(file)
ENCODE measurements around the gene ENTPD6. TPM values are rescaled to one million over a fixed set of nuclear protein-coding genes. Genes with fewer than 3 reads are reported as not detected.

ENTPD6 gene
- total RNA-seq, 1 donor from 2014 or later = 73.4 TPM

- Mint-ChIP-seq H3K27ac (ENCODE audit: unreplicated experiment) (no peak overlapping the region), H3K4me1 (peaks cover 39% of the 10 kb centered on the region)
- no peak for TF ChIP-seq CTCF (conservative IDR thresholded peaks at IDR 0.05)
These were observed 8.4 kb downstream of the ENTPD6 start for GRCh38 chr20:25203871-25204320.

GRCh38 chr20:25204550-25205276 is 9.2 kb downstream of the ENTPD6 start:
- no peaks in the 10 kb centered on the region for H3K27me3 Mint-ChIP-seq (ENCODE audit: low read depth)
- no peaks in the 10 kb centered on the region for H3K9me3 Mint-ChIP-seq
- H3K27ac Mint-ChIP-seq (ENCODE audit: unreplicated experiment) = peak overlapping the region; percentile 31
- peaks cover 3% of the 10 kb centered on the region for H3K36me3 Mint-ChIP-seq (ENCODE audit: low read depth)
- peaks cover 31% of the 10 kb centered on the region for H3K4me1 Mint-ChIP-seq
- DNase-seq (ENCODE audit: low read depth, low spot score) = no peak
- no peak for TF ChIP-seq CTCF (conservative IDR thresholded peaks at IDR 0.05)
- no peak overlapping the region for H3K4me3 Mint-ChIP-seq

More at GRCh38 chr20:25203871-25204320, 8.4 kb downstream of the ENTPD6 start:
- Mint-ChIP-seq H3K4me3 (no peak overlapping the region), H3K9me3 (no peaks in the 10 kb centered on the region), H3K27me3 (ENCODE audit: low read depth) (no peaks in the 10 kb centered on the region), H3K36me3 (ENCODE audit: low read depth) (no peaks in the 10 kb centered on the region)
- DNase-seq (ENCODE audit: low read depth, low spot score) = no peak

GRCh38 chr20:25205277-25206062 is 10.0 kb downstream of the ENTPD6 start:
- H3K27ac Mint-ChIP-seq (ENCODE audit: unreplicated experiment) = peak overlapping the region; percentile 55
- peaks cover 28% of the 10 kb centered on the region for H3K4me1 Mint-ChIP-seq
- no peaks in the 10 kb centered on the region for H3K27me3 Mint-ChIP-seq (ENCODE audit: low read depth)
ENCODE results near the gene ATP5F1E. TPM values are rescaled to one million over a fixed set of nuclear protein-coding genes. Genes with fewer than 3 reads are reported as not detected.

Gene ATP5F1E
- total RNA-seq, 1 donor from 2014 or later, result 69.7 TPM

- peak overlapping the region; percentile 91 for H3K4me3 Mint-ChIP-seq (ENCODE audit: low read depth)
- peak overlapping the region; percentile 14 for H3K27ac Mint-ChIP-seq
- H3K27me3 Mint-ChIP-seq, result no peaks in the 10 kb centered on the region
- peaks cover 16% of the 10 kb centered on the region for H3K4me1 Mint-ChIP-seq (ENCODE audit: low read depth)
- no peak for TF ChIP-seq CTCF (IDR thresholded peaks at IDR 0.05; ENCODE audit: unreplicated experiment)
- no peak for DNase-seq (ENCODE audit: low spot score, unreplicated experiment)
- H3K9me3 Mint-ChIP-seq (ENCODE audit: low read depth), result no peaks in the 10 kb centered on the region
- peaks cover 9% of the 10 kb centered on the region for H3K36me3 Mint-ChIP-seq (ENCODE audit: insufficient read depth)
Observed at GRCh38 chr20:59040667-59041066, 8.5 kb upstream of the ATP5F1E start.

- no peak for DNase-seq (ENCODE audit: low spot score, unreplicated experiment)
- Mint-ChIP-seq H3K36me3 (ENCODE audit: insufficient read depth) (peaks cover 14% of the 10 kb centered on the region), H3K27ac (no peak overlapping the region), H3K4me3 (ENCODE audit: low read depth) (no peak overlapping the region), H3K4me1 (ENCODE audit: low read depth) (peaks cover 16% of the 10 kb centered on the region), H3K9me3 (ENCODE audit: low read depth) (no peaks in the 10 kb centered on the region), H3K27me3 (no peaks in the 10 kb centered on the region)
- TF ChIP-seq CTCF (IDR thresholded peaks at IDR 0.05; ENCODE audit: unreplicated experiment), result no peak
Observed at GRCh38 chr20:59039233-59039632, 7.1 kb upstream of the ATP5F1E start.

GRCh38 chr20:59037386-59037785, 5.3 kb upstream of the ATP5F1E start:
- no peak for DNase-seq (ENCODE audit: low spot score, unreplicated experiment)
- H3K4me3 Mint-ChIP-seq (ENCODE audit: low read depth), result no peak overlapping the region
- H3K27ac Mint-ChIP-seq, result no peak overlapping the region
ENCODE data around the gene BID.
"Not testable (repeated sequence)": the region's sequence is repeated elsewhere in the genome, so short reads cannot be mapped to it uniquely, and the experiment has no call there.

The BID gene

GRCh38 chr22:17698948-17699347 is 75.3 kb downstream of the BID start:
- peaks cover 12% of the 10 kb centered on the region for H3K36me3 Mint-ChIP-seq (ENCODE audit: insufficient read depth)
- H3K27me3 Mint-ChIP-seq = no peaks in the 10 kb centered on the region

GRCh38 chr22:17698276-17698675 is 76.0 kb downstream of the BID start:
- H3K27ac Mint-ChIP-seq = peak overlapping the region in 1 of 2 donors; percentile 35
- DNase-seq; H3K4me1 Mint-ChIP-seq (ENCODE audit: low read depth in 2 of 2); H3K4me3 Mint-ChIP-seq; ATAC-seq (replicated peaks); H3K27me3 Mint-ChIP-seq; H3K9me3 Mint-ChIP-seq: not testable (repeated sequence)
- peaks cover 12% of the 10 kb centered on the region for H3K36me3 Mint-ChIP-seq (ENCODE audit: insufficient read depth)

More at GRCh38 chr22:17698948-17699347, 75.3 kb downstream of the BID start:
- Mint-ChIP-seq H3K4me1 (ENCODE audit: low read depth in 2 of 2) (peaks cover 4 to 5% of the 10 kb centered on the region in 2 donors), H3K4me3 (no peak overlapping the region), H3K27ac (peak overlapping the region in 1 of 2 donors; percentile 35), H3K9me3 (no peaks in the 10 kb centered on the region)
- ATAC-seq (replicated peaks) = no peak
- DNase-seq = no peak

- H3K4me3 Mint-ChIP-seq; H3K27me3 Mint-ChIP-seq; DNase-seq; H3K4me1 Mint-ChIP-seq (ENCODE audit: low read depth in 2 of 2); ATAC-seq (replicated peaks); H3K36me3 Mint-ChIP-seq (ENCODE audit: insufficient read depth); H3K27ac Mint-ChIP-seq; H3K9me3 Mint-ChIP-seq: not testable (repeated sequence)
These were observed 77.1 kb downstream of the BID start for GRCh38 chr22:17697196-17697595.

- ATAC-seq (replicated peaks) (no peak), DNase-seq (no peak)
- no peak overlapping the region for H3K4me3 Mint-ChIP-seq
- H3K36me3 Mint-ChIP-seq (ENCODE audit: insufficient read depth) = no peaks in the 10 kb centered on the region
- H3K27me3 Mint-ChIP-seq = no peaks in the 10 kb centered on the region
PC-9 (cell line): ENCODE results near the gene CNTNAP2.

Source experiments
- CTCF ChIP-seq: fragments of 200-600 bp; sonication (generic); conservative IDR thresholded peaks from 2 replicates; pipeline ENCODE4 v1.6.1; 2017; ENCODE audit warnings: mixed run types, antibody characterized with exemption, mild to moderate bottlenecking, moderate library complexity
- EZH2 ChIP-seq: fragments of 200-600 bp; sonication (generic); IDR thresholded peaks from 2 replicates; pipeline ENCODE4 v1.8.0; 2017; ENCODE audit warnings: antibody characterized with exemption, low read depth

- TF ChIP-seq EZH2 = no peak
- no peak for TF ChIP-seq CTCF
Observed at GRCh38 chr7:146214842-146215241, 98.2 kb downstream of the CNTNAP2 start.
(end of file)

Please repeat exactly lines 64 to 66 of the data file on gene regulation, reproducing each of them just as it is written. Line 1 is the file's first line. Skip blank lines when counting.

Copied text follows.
Source experiments
- CTCF ChIP-seq: fragments of 200-600 bp; sonication (generic); conservative IDR thresholded peaks from 2 replicates; pipeline ENCODE4 v1.6.1; 2017; ENCODE audit warnings: mixed run types, antibody characterized with exemption, mild to moderate bottlenecking, moderate library complexity
- EZH2 ChIP-seq: fragments of 200-600 bp; sonication (generic); IDR thresholded peaks from 2 replicates; pipeline ENCODE4 v1.8.0; 2017; ENCODE audit warnings: antibody characterized with exemption, low read depth